Posted by: old_user on Feb-17-10 2:26 PM (EST)
Rain tarps are critical to having a great wilderness experience. The standard tarp that is purchased at an outdoor store can be significantly improved with a few modifications. I would suggest to anyone planning on doing even a few trips per year to take a look at Cliff Jacobson's books and DVDs on how to "trick out" a raintarp. Its worth the effort. If you are going to do a lot of tripping, then spend the money on the high end tarps sold by MSR that are specially designed to stand up in big winds. They aren't cheap but the flexibility and toughness that you get is well worth the money.
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Posted by: old_user on Feb-17-10 3:58 PM (EST)
I carry an extra rope and tie it as high as I can between two available trees, and then hang the tarp over this rope. This works well as you can either divide the tarp evenly over the rope, or allow for extra on the windward side if needed. Then tie down the tarp all around (I bring old tent stakes along for this purpose) and it works great!
Posted by: wotrock on Feb-17-10 5:17 PM (EST)
Posted by: old_user on Feb-17-10 5:19 PM (EST)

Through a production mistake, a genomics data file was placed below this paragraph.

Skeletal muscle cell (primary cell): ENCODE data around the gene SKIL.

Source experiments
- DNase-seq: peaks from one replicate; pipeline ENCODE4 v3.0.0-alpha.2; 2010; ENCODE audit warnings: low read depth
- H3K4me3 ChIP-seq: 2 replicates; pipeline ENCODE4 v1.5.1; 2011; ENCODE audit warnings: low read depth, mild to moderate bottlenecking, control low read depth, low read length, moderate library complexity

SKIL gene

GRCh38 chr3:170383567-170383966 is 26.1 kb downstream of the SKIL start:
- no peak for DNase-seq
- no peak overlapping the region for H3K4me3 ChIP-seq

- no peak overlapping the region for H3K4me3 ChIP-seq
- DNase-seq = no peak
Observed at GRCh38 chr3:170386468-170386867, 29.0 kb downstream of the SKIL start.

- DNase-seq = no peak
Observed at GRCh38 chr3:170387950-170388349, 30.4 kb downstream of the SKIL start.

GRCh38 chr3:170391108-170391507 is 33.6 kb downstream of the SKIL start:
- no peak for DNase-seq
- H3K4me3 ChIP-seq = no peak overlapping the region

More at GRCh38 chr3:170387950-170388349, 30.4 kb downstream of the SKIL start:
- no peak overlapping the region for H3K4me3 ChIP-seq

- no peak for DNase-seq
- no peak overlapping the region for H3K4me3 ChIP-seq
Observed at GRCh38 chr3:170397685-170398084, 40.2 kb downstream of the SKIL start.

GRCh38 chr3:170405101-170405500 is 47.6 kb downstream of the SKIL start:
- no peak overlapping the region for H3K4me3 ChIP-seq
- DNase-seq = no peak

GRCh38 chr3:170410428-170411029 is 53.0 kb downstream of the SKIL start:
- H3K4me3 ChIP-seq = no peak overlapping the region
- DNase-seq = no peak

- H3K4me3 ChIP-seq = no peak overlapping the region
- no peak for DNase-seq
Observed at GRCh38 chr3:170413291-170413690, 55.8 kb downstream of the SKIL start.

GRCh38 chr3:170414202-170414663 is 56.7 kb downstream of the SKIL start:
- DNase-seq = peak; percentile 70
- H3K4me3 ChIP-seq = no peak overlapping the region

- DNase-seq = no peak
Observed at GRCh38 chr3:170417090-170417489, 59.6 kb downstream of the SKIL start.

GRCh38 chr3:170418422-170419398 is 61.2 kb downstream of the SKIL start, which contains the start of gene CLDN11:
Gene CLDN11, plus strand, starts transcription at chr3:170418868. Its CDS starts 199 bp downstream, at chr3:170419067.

I agree about the quality of rope but that's what I had and could afford at the time we set the tarp up. Most corners had good rope though.
Keeping tarps from flapping in the wind|
Posted by: old_user on Feb-17-10 10:07 PM (EST)
I find a good way to keep a tarp from flapping in wind is to tie the lines moderately tight, then hang fuel or water bottles, or any moderate weights, on the tarp corners where the line is tied to the tarp. The hanging weight buffers sudden movements from wind gusts. Also holds the corners down so water doesn't collect on the tarp.
Tarp tie down|
Posted by: old_user on Feb-18-10 9:28 AM (EST)
Attaching water bottles to the rope is a great idea.
Rain Tarp sources|
Posted by: old_user on Feb-18-10 10:45 PM (EST)
Any ideas on a good economical rain tarp for occasional paddle & backpacking trips. I realize the MSR tarps are very good. Just looking for something a little less expensive. I have read several articles recommending loops and not grommets. Any suggestions and sources would be great. I would be using this mainly on scout trips. Thanks a million.
Posted by: old_user on Feb-19-10 9:29 AM (EST)
In Canada we have Mountain Equipment Co-op. They have excellent tarps. Eureka Canada also sells a good quality tarp for the money. For loops, I just attached strips of small bungy cord to the ends but most good tarps have that already, or at least nylon loop material where you can attached the bungy.
Posted by: old_user on Feb-19-10 7:06 PM (EST)
Thanks for the suggestion. I will check them out.
Tarps and Fire|
Posted by: Oaker on Feb-23-10 12:40 PM (EST)
The value of having a fire beneath or beside a tarp is self-evident especially in foul weather. Does that lead to holes in nylon or sylnylon tarps? How can such holes be avoided?
fire under tarp|
Posted by: old_user on Mar-05-10 8:24 AM (EST)
Some tarps oome with a type of fire-retardent which resists sparks bring through. But I simply make sure the tarp is at a high enough angle above the fire and don't built a large fire as well.